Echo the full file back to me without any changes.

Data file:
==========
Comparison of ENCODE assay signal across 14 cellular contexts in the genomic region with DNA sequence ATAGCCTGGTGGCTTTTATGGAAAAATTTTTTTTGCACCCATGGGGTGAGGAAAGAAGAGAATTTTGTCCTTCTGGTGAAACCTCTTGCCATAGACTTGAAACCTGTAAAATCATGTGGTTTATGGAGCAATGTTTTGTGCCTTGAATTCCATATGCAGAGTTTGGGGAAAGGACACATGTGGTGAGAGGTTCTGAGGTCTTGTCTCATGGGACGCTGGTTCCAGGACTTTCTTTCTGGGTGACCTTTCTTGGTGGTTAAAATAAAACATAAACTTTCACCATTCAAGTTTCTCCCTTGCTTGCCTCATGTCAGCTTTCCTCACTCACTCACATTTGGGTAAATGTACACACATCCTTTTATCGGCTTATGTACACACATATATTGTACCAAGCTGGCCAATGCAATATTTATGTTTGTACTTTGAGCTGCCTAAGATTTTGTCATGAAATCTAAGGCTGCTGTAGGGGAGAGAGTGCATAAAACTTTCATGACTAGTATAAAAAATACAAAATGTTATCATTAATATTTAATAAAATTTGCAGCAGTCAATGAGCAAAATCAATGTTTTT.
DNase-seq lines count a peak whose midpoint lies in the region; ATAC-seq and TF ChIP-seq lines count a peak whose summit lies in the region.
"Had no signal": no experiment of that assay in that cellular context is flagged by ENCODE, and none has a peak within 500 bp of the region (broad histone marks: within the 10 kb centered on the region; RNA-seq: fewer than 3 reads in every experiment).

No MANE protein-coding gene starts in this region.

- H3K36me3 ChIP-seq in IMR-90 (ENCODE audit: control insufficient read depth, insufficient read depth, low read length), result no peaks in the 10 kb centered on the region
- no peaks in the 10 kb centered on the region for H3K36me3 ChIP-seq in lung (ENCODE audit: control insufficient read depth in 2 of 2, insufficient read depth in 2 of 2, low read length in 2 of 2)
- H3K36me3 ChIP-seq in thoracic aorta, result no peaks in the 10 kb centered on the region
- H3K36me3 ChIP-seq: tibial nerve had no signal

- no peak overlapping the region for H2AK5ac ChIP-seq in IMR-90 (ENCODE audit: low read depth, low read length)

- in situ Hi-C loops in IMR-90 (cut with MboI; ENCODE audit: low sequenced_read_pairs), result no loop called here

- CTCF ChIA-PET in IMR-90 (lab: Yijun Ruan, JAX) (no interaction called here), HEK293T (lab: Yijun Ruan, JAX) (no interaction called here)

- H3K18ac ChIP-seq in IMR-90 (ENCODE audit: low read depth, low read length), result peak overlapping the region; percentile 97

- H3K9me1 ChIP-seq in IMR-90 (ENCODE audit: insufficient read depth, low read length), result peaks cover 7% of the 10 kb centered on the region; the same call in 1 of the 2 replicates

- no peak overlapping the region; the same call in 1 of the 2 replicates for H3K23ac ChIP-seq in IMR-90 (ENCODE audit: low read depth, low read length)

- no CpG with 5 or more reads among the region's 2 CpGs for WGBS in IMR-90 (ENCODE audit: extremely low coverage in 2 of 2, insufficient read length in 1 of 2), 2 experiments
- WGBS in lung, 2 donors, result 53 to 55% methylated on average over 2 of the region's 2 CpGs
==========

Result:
Comparison of ENCODE assay signal across 14 cellular contexts in the genomic region with DNA sequence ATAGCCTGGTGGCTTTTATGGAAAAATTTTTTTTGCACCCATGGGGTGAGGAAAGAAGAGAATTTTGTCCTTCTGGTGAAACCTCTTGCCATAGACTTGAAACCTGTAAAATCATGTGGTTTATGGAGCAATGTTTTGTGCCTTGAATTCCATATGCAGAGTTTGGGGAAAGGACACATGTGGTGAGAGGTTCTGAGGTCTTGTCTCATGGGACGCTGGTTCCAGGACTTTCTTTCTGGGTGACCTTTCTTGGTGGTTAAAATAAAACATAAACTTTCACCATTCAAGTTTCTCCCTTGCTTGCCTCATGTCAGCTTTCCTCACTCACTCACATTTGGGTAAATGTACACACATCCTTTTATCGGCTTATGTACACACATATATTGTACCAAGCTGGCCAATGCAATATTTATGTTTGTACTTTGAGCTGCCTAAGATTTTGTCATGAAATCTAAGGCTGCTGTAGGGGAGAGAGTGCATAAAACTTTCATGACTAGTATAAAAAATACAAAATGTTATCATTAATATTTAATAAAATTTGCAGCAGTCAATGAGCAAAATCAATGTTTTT.
DNase-seq lines count a peak whose midpoint lies in the region; ATAC-seq and TF ChIP-seq lines count a peak whose summit lies in the region.
"Had no signal": no experiment of that assay in that cellular context is flagged by ENCODE, and none has a peak within 500 bp of the region (broad histone marks: within the 10 kb centered on the region; RNA-seq: fewer than 3 reads in every experiment).

No MANE protein-coding gene starts in this region.

- H3K36me3 ChIP-seq in IMR-90 (ENCODE audit: control insufficient read depth, insufficient read depth, low read length), result no peaks in the 10 kb centered on the region
- no peaks in the 10 kb centered on the region for H3K36me3 ChIP-seq in lung (ENCODE audit: control insufficient read depth in 2 of 2, insufficient read depth in 2 of 2, low read length in 2 of 2)
- H3K36me3 ChIP-seq in thoracic aorta, result no peaks in the 10 kb centered on the region
- H3K36me3 ChIP-seq: tibial nerve had no signal

- no peak overlapping the region for H2AK5ac ChIP-seq in IMR-90 (ENCODE audit: low read depth, low read length)

- in situ Hi-C loops in IMR-90 (cut with MboI; ENCODE audit: low sequenced_read_pairs), result no loop called here

- CTCF ChIA-PET in IMR-90 (lab: Yijun Ruan, JAX) (no interaction called here), HEK293T (lab: Yijun Ruan, JAX) (no interaction called here)

- H3K18ac ChIP-seq in IMR-90 (ENCODE audit: low read depth, low read length), result peak overlapping the region; percentile 97

- H3K9me1 ChIP-seq in IMR-90 (ENCODE audit: insufficient read depth, low read length), result peaks cover 7% of the 10 kb centered on the region; the same call in 1 of the 2 replicates

- no peak overlapping the region; the same call in 1 of the 2 replicates for H3K23ac ChIP-seq in IMR-90 (ENCODE audit: low read depth, low read length)

- no CpG with 5 or more reads among the region's 2 CpGs for WGBS in IMR-90 (ENCODE audit: extremely low coverage in 2 of 2, insufficient read length in 1 of 2), 2 experiments
- WGBS in lung, 2 donors, result 53 to 55% methylated on average over 2 of the region's 2 CpGs